In 2014, more than 28,000 American lives were cut short by opioid overdose. In fact, opioid overdose quadrupled from 2000 to 2014, and is now the nation’s number-one cause of preventable deathi. But these potent prescription drugs—which include painkillers like morphine and oxycodone—can help to effectively manage chronic pain for millions of people when properly prescribed, administered and monitored.
Naturally, this puts prescribers in a uniquely challenging position. They must responsibly treat truly in-need patients with opioids, while taking steps to prevent abuse or to stop others from accessing the drugs. As Dr. James Holly, CEO of Southeast Texas Medical Associates (SETMA), said, “In Texas, prescribers are questioned when they prescribe controlled substances. They’re also questioned when they don’t. The regulatory burden falls squarely upon the prescriber, and that can adversely affect patients. So, in some cases, clinicians are less willing to prescribe controlled substances.”
The nation’s prescription drug abuse epidemic rages on, but as Surescripts’ 2015 National Progress Report highlights, Electronic Prescribing of Controlled Substances (EPCS) is emerging as a powerful and efficient tool for fighting it. By digitizing the process, prescribers have a valuable tool to prevent fraud and abuse (i.e., drug diversion, “doctor shopping,” etc.), auto-document their work for use during regulatory audits, and help ensure that the right patient gets the right medication without delay.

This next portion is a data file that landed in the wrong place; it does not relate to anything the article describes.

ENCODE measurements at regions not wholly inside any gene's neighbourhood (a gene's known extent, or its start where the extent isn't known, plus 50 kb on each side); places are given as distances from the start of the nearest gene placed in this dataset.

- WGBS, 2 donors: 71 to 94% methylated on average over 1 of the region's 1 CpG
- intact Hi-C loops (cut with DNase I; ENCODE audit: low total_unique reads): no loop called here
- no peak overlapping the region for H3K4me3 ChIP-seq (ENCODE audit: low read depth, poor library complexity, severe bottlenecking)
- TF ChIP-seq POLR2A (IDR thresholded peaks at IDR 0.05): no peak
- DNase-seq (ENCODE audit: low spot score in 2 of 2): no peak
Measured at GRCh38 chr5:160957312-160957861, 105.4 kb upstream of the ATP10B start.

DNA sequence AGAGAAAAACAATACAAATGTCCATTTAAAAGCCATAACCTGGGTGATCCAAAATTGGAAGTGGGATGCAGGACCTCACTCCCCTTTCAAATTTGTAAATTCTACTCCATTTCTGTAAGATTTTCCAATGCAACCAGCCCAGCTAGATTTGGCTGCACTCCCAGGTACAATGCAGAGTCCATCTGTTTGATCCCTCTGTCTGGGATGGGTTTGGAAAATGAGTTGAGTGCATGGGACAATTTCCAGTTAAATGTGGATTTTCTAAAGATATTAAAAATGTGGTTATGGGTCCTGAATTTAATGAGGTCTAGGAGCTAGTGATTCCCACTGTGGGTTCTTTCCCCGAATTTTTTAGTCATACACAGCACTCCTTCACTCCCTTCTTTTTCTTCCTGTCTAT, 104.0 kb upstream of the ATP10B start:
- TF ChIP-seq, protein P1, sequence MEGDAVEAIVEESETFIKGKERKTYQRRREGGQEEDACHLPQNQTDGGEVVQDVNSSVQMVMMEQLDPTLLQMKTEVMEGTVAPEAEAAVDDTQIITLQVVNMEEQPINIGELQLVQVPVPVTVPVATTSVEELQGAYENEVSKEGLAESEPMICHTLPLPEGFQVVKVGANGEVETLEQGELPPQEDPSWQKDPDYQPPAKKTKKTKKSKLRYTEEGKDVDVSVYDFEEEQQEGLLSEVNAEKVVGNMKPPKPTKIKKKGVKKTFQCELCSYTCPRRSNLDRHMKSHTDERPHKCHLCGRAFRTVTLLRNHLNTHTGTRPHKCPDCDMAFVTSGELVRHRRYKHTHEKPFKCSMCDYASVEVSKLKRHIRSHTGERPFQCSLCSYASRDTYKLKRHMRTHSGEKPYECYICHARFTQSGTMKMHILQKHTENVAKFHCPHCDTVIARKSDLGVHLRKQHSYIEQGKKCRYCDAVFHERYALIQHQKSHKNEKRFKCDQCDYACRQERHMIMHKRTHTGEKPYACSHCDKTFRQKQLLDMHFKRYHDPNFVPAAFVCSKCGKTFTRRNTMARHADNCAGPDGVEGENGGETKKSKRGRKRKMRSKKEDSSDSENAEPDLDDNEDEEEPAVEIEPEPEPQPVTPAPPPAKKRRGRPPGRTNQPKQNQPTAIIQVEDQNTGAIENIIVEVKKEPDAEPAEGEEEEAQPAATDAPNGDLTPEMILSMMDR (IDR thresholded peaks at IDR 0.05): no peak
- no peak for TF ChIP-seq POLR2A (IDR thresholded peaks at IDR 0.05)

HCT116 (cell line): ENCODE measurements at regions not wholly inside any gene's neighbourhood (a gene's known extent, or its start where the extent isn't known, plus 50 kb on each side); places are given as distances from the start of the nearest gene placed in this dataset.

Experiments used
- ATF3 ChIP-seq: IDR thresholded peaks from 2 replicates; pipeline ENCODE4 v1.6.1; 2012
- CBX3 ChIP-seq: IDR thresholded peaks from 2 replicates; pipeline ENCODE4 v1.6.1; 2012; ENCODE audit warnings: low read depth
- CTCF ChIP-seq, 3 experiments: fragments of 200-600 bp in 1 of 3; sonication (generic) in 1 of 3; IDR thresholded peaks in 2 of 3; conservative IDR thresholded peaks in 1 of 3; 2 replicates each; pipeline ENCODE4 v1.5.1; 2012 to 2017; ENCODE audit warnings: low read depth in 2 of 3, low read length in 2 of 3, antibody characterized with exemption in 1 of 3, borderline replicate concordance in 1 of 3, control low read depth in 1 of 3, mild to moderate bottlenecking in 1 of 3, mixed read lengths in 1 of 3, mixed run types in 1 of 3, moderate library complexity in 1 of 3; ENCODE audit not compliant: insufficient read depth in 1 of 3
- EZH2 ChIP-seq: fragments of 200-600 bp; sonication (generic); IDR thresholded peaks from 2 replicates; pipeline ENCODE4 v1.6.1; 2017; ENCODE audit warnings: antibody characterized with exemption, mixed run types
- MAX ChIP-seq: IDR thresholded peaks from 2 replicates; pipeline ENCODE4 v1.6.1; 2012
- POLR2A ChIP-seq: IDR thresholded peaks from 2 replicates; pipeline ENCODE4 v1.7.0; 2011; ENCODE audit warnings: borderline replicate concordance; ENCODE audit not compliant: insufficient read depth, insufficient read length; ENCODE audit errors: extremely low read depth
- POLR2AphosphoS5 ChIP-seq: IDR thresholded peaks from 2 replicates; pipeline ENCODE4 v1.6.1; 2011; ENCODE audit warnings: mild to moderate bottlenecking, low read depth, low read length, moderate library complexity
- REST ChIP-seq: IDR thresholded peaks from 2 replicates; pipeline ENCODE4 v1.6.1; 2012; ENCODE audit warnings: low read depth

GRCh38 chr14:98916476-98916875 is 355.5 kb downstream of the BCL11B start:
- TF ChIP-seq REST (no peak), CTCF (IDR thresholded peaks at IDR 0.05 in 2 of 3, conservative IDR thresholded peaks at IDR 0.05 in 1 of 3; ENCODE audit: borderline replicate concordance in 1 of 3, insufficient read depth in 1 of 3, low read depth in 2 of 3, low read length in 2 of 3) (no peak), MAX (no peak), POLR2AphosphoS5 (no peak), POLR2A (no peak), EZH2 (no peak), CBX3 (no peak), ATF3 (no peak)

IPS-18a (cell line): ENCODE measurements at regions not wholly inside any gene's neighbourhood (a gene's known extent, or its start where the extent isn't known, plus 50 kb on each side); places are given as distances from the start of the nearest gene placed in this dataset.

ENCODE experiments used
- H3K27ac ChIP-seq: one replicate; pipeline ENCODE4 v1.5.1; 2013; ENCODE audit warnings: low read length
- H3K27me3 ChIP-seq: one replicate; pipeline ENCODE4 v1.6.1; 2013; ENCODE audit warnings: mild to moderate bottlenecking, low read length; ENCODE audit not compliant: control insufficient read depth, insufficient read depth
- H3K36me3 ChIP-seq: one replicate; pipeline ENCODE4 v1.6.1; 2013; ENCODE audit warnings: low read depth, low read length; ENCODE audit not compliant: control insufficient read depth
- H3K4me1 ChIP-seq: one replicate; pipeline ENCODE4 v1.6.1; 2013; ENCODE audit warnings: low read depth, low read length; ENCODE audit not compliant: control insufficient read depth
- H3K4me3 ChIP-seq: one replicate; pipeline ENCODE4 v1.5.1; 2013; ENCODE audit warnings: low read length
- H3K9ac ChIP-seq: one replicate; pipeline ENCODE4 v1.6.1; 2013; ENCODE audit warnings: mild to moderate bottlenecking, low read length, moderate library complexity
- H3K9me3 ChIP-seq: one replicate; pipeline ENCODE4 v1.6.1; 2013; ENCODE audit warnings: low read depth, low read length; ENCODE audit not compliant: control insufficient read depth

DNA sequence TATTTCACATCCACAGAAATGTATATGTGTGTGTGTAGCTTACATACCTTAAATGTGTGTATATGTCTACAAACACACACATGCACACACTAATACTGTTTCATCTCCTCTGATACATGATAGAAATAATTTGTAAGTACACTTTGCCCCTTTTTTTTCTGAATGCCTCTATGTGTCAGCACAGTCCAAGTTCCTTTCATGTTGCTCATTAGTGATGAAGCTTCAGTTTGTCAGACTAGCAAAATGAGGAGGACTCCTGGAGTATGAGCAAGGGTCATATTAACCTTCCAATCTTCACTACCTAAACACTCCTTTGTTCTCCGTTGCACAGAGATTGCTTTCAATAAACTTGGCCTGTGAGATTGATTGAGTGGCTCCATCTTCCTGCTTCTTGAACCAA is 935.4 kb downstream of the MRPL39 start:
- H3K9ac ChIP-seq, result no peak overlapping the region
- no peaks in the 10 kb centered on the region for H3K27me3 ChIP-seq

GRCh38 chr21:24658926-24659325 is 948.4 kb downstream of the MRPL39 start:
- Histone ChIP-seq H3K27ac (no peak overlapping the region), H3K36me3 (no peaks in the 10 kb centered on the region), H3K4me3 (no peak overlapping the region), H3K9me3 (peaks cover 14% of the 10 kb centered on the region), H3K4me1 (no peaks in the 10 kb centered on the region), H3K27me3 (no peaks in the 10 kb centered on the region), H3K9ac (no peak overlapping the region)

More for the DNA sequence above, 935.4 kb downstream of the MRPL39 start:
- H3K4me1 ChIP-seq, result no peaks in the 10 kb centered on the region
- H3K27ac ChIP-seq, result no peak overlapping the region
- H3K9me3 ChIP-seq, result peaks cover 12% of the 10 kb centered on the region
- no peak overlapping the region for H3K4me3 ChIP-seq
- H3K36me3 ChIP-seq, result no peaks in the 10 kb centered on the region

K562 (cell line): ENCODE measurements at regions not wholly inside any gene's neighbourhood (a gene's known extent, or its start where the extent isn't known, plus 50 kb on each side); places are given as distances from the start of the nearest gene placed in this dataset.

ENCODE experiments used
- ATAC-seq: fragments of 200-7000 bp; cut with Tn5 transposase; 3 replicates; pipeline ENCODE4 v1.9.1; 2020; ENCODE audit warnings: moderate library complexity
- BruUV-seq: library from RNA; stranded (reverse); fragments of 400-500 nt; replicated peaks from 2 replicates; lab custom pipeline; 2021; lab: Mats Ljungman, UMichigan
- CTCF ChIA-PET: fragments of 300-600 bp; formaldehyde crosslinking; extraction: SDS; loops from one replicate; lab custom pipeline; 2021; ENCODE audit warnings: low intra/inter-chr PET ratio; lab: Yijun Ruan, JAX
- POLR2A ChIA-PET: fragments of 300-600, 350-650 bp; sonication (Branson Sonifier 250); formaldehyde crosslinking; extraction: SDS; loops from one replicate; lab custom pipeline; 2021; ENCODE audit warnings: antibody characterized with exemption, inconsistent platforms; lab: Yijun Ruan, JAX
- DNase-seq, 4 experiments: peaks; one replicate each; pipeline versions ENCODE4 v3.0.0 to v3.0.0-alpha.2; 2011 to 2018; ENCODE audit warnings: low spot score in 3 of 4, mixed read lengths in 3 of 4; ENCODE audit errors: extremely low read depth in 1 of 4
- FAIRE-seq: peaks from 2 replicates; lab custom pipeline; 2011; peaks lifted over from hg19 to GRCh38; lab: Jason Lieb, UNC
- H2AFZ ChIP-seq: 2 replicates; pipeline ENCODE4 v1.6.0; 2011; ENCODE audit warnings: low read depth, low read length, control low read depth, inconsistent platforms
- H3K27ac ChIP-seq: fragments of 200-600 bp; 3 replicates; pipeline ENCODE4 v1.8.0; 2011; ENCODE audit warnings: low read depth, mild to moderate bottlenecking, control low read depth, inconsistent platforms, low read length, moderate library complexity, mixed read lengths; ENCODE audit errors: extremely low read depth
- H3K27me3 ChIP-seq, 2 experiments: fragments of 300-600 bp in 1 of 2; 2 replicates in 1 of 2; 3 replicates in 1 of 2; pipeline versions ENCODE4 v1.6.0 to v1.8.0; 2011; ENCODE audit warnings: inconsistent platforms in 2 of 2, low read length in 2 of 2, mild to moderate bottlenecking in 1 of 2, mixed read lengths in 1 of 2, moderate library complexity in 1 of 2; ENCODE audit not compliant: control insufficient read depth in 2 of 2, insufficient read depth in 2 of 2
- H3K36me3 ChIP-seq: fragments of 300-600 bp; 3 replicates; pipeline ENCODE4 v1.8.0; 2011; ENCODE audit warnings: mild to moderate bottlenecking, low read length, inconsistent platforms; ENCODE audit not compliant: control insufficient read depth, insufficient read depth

In 2015, EPCS became legal in all 50 states and Washington, D.C. Since then, its use has increased dramatically. The number of prescribers enabled to use EPCS increased 359% in 2015, resulting in a more than 600% increase in e-prescription volume (or 12.8 million transactions) for these critical medications. New York helped drive nationwide adoption with its I-STOP mandate, requiring that all prescriptions for controlled substances be sent electronically, with a few exceptions.
However, despite this exponential increase in EPCS adoption and its nationwide legality and availability, enablement among prescribers is still low when compared to pharmacies, with just under 6% of prescribers enabled for EPCS in 2015 as compared to 80% of pharmacies.
For prescribers using EPCS, it’s a game-changer. “With EPCS, every single step of the decision-making process as it relates to prescribing a controlled substance is documented automatically. In other words, now, we document it as we prescribe it. When a prescriber is audited, EPCS helps produce the required documentation in an instant, rather than having to manually track everything, which is virtually impossible due to the time and energy involved,” Dr. Holly said.
Texas, where Dr. Holly practices, is currently ranked seventh in the country in prescriber and pharmacy enablement, as well EPCS transaction volume. Click here for more information on state-level EPCS enablement data, including the complete ranking for each state. Below, you can see what types of providers are using EPCS the most. Family practitioners transmit about one-third (32%) of all e-prescriptions for controlled substances.
Using the power of Surescripts’ nationwide healthcare information network, prescribers and pharmacies now have access to the electronic tools they need to help fight fraud and abuse of controlled substances while effectively serving the patients who need them. As Surescripts’ 2015 National Progress Report shows, while there’s still a long way to go to 100% EPCS adoption, the growth in enablement over the past year alone indicates a big step in the right direction.
1.i CDC/NCHS, National Vital Statistics System, Mortality: http://www.cdc.gov/drugoverdose/data/statedeaths.html